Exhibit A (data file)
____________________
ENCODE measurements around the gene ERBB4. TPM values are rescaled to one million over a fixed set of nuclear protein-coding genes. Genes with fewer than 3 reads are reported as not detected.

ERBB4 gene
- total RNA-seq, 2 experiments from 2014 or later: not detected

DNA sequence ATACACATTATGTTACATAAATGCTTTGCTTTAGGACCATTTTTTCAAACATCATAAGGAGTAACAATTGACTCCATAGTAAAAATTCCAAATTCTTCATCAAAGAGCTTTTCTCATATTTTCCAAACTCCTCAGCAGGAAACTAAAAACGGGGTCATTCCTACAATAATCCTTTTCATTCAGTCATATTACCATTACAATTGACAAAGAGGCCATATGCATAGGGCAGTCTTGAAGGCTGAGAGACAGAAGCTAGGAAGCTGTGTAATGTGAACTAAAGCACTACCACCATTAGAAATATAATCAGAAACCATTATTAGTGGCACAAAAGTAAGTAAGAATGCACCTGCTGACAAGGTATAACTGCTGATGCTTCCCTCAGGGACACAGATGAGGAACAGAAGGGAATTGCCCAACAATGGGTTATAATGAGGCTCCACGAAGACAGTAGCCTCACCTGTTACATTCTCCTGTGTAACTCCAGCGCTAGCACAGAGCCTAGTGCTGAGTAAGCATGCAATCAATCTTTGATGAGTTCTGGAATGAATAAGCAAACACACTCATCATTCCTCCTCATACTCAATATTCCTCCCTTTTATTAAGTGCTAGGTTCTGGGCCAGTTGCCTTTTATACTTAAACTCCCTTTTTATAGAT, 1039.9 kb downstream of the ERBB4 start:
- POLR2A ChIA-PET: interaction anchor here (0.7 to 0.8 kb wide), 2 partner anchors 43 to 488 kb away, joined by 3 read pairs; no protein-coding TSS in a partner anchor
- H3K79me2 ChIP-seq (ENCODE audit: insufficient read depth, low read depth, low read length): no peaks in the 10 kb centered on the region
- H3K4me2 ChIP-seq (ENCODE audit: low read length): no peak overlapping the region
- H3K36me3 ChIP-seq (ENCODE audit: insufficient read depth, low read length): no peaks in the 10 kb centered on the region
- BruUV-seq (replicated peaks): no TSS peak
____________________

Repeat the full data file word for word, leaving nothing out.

ENCODE measurements around the gene ERBB4. TPM values are rescaled to one million over a fixed set of nuclear protein-coding genes. Genes with fewer than 3 reads are reported as not detected.

ERBB4 gene
- total RNA-seq, 2 experiments from 2014 or later: not detected

DNA sequence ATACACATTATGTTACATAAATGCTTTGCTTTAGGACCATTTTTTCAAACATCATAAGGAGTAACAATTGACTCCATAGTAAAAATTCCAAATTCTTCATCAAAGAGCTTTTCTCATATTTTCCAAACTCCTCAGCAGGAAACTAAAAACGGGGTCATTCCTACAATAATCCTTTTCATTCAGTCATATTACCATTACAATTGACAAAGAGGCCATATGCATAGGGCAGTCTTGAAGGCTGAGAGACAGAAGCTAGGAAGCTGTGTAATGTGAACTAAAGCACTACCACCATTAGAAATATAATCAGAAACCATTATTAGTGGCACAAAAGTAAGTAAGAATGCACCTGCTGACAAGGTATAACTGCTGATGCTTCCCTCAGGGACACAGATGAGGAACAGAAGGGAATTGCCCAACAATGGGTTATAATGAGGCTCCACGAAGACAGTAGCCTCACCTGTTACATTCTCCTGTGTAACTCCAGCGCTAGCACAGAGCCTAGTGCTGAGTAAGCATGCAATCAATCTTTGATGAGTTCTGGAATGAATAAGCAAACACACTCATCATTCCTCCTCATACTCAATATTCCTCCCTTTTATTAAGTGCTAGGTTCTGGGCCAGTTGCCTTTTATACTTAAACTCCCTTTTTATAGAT, 1039.9 kb downstream of the ERBB4 start:
- POLR2A ChIA-PET: interaction anchor here (0.7 to 0.8 kb wide), 2 partner anchors 43 to 488 kb away, joined by 3 read pairs; no protein-coding TSS in a partner anchor
- H3K79me2 ChIP-seq (ENCODE audit: insufficient read depth, low read depth, low read length): no peaks in the 10 kb centered on the region
- H3K4me2 ChIP-seq (ENCODE audit: low read length): no peak overlapping the region
- H3K36me3 ChIP-seq (ENCODE audit: insufficient read depth, low read length): no peaks in the 10 kb centered on the region
- BruUV-seq (replicated peaks): no TSS peak